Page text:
[00:06:49] If I just sit there and watch an episode of Hoarders because the psychological component is fascinating and then just to see how people get to where they are, it'll kind of blow your mind to see that. But the article that I'm I'm going to pull from today and actually go with a couple of them is one that my wife has sent me. It's by Aaron Culham and it's titled A Cluttered House is a Cluttered Mind. So I try really hard to stay organized. And and I don't really know of Aaron's background or credentials, but Aaron did a nice job putting this article together. But then it refers to a another article that I'm going to jump to by a clinical psychologist. And it and she also referred to a study that was a really in-depth study that is on words in how you describe the clutter in your home. So I'm going to talk about that as well. And I am going to tell a couple of stories that I have never told before that I'm very excited to talk about where it puts me not in the role of hero, but a bit in the role of the unaware husband. So Aaron starts the article by saying that she didn't always realize clutter has a direct effect on her mood. She said the daily grind of getting ready in the morning unwinding after a long day at work usually ends and dropping bags at the door, jumping into some comfy clothes, shedding any stress, seeing what's for dinner, taking time to relax.

[00:08:08] But she said for her, the sigh of relief since the call is impossible without a clean, tidy home. If the countertops aren't clear, she says, neither is her mind. Piles of paper, probably unnecessary mail cringe. And she says, and I've heard this one many times, Hoarders is a horror show. So she talked about this correlation or identifying a correlation between what her apartment looks like and how she feels physically and mentally. And she said that when you reduce that clutter in her home, that it really has made a difference in her day to day. So she says she tries to make a conscious effort in trying to clean while she goes or gets dishes done as soon as she can keep shoes out of the doorway avoids what I love is the clothes chair in her bedroom. That might also be the treadmill or the StairMaster or the weight bench. I know I've had a few of those in my day, but she says she tries to put things back after she uses it and avoids accumulating clutter in the first place, striving to create a minimalist space and all of those wonderful things. And so I'm skipping all over that because I think that there are people that are listening right now that either think, well, yeah, that's what you do. You put things that way after you use them and you pick up along the way and everything has a place. And I forget what that phrase is.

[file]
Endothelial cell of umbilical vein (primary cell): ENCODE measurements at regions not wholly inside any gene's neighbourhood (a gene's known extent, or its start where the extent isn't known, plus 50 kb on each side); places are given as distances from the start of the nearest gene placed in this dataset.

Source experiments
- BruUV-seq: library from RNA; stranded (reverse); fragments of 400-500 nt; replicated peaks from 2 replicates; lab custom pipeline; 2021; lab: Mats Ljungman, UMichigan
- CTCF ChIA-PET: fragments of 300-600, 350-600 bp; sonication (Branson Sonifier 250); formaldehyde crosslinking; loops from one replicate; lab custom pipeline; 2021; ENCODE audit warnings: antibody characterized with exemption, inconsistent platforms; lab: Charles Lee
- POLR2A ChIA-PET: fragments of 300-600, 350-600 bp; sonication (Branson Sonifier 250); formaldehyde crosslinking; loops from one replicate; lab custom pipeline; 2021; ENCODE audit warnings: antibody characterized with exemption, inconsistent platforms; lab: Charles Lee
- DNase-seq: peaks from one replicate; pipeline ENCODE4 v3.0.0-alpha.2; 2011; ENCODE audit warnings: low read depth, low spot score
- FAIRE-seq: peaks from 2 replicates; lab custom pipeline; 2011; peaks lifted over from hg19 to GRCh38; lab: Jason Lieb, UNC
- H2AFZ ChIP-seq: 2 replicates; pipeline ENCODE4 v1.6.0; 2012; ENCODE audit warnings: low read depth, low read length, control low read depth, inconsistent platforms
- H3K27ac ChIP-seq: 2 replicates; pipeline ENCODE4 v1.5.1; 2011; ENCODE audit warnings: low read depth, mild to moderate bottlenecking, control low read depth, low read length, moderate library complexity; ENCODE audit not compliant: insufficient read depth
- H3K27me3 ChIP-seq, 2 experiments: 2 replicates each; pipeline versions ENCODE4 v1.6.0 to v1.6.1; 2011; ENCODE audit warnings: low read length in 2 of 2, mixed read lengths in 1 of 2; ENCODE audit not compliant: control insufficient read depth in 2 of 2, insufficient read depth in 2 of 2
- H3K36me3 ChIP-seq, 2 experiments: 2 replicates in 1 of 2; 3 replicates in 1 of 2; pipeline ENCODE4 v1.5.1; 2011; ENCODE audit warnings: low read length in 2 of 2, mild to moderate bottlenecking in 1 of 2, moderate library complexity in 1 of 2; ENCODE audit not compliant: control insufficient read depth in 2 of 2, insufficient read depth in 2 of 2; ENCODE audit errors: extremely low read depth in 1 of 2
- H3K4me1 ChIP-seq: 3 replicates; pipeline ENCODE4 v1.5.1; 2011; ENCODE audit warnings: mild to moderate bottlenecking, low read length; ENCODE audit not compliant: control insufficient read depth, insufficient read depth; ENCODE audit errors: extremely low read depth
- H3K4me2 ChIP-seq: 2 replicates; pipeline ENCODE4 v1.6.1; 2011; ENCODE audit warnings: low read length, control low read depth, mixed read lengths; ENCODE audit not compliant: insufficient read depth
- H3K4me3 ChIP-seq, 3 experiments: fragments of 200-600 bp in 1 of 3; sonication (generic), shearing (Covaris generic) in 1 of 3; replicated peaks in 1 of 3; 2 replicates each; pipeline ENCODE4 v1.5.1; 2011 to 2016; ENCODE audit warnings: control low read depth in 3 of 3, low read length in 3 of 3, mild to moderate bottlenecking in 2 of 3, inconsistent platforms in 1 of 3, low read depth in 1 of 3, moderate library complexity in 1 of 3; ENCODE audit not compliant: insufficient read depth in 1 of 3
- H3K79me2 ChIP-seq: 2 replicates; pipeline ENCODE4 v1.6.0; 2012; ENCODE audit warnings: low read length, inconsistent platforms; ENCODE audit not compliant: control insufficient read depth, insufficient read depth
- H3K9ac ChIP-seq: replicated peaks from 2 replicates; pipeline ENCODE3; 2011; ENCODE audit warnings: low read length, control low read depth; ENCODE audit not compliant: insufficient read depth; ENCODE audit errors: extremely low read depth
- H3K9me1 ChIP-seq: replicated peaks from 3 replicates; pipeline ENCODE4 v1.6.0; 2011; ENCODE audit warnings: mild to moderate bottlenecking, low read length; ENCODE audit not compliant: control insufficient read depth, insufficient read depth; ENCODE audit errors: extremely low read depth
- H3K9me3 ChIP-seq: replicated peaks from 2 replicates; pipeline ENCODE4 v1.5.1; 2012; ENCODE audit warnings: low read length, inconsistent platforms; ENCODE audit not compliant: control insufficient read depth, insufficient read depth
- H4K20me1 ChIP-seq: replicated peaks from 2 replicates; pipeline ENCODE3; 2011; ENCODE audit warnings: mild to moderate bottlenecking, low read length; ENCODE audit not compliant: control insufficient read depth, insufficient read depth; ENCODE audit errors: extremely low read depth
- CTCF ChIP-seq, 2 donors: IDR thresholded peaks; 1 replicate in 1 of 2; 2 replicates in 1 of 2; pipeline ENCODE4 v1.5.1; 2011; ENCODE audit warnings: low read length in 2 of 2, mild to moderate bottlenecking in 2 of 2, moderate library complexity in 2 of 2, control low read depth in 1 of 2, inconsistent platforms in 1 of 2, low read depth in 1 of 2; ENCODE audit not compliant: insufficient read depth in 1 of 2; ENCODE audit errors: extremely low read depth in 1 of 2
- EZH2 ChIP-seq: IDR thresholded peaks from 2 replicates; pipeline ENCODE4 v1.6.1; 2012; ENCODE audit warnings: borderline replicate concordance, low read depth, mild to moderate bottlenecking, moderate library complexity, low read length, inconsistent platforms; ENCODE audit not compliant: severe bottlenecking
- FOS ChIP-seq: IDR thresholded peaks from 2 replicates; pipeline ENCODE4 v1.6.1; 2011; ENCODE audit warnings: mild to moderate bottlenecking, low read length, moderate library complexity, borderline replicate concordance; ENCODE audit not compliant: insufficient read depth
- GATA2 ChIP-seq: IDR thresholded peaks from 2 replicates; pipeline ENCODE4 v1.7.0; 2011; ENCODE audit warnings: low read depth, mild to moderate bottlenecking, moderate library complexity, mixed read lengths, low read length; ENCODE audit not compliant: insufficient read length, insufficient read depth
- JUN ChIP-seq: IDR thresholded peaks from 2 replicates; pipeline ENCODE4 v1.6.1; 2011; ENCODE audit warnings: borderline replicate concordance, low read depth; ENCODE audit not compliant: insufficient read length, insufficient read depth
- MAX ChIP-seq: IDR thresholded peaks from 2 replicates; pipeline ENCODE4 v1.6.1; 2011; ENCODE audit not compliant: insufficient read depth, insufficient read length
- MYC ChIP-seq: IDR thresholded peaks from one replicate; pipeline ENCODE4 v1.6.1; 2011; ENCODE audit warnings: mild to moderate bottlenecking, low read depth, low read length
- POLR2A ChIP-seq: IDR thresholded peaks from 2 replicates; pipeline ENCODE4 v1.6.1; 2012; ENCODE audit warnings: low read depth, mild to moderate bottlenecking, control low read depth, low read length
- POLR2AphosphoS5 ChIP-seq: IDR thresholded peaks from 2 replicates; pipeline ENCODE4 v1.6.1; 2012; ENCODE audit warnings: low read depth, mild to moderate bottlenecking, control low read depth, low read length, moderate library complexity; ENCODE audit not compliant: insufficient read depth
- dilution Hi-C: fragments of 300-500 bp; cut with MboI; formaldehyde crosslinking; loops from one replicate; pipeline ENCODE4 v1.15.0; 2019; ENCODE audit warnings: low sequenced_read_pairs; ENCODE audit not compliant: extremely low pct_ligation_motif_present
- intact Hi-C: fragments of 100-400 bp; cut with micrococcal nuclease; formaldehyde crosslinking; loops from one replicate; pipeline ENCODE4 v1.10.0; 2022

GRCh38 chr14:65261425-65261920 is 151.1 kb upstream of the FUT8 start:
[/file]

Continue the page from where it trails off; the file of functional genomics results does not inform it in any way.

[00:09:20] My father in law used to say it. There's a place for everything and everything in its place. And so there are people that that just come so naturally. But when you interact with other human beings, especially those of the tiny variety that isn't always is easily is easily done is one once. So she said she recognizes not everybody feels this way about clutter and she talks about a boyfriend of hers who wouldn't bat an eye, things strewn across the counter. But so here we jump into one of the articles that we're going to talk about today, she said. In Psychology Today, Doctor of Psychology Sheri Borg Carter writes, Clutter bombards our minds with excessive stimuli, causing our senses to work overtime on stimuli that aren't necessary or important. That clutter distracts us by drawing our attention away from what our focus should be on. So simply put, mess equals stress, so I really like how simplistically Dr. Carter writes that clutter bombards our mind with excessive stimuli. And I'll admit I hadn't necessarily thought of that. I mean, if you go back and look at Charles Duhigg is the power of habit, that book, he has some pretty fascinating data of even looking at CEOs in the workplace and how they're there. I like to call it their brain sponge can be full by the end of the day and their people can get to the point where they just can't make additional decisions. And so I feel like there's a correlation here that as clutter bombards our minds with excessive stimuli, causing our senses to work overtime, I'm sure that that causes some mental fatigue or exhaustion along the way.

[00:10:49] So the more that we don't have to deal with this extensive or excessive stimuli, the more chance we are going to have to be able to be present and be there for our partner or our kids, or to be able to show up a little bit more and not feel just overwhelmed. So the first story that I want to tell is a story of when when when we had little kids, when Wendy and I had little kids and we've been married and we're getting close to 30 years. My youngest is 16. So I've got 16, 18, 20 and 22. So this is many, many moons ago. I believe we maybe had one or two little kids at the time. And Wendy said a couple of things at one point that had changed my view that day that I've carried with me. I've used in sessions and you name it that as in let me kind of set the stage. So we had a toy room in the house and and I'm pretty sure it was when we had two little girls. I want to say that three and one or four into my my oldest two daughters and we had every toy known to man is I think a lot of new parents would do the kitchens and Barbie, their princesses and doll houses and and little cars and everything.